Tag Archives: Sarah Sloat
The world’s a scary, unpredictable place, and that makes your brain mad. As a predictive organ, the brain is on the constant lookout for patterns that both explain the world and help you thrive in it. That ability helps humans make sense of the world. For example, you probably understand by now that if you see red, that means that you should be on the lookout for danger.
But as scientists report in a new paper published in the European Journal of Social Psychology, sometimes people sense danger even when there is no pattern to recognize — and so their brains create their own. This phenomenon, called illusory pattern perception, they write, is what drives people who believe in conspiracy theories, like 9/11 truthers, and “Pizzagate” believers.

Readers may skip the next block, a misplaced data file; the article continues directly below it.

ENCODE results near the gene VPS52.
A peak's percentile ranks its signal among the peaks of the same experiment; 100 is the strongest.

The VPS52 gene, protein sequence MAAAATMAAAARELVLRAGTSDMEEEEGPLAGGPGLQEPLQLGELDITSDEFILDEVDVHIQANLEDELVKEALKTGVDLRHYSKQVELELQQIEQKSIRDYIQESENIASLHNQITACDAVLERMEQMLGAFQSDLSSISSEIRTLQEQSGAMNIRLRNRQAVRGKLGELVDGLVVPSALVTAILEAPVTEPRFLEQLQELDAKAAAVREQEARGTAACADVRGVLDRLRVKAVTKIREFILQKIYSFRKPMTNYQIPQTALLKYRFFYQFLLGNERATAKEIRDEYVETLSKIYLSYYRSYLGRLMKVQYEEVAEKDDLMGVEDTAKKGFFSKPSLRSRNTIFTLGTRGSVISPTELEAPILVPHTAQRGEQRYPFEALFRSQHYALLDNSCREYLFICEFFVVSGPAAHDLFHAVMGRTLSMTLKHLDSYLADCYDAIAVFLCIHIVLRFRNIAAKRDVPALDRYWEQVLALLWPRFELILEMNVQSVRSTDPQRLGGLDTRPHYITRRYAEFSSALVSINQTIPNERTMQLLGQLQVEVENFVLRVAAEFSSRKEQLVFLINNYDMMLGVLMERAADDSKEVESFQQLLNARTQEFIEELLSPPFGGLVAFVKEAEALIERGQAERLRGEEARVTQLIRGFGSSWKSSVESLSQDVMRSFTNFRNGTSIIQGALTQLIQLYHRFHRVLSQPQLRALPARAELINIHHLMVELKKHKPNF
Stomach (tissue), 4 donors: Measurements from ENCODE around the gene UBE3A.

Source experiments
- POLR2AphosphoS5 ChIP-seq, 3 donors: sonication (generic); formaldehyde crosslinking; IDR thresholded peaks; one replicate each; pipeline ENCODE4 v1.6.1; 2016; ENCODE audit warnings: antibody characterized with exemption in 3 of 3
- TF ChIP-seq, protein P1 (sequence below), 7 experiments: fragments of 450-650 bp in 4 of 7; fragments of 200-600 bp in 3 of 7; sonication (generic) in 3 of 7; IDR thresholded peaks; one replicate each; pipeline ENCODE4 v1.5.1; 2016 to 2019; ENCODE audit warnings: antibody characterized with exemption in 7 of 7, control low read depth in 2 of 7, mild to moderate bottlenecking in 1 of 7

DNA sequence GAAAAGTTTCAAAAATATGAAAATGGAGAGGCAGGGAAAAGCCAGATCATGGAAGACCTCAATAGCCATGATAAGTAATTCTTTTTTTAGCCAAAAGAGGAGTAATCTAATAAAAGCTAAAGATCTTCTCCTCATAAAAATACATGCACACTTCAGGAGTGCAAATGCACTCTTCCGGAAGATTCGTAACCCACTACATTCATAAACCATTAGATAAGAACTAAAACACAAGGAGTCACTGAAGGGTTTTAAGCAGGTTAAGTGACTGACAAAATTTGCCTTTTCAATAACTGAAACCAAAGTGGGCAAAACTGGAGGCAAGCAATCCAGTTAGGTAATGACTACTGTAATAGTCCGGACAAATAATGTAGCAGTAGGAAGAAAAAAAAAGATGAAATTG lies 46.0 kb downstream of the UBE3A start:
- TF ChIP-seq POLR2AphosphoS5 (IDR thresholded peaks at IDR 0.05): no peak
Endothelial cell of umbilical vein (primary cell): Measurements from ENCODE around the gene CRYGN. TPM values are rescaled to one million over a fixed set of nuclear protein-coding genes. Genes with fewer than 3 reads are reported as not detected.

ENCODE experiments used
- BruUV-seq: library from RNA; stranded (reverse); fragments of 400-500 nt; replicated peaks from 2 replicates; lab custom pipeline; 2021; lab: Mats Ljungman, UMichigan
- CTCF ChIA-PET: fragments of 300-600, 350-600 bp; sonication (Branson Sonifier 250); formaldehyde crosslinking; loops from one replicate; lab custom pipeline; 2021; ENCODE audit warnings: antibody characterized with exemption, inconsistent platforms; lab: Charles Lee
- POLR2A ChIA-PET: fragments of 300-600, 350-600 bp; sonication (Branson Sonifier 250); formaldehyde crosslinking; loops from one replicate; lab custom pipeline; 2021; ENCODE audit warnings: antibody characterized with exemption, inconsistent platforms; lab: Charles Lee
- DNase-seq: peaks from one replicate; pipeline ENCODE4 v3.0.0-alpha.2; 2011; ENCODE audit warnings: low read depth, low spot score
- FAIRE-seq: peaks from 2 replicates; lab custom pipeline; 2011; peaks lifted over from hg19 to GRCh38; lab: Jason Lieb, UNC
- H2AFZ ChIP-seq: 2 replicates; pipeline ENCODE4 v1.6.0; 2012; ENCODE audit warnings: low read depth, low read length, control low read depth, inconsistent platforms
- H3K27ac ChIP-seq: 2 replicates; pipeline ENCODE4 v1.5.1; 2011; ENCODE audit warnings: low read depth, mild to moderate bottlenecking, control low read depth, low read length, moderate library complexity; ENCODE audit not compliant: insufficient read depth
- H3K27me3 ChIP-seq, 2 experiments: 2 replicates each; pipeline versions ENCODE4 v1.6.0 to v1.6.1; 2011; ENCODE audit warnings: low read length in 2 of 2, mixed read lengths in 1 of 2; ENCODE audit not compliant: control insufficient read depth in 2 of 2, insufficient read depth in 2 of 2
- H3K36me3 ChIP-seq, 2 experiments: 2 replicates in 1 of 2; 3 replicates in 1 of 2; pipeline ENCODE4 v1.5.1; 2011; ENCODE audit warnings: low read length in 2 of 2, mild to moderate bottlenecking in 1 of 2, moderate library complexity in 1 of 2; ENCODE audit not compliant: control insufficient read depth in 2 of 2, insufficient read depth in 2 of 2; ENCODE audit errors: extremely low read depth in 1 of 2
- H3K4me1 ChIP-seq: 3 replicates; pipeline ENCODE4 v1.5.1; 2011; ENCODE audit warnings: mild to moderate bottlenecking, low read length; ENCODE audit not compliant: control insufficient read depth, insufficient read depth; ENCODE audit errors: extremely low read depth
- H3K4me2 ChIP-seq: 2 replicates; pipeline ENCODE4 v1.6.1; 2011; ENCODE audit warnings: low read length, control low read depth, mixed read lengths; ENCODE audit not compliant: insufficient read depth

The study is especially timely; recent polls suggest that nearly 50 percent of ordinary, non-pathological Americans believe in at least one conspiracy theory.
Illusory pattern perception — the act of seeking patterns that aren’t there — has been linked to belief in conspiracy theories before, but that assumption has never really been supported with empirical evidence. The British and Dutch scientists behind the new study are some of the first to show that this explanation is, in fact, correct.
- Click to share on Print & PDF (Opens in new window)
- Click to share on Reddit (Opens in new window)
- Click to share on Twitter (Opens in new window)
- Click to email this to a friend (Opens in new window)
- Click to share on Facebook (Opens in new window)
- Click to share on Google+ (Opens in new window)
- Click to print (Opens in new window)
- Click to share on Tumblr (Opens in new window)
- Click to share on Pinterest (Opens in new window)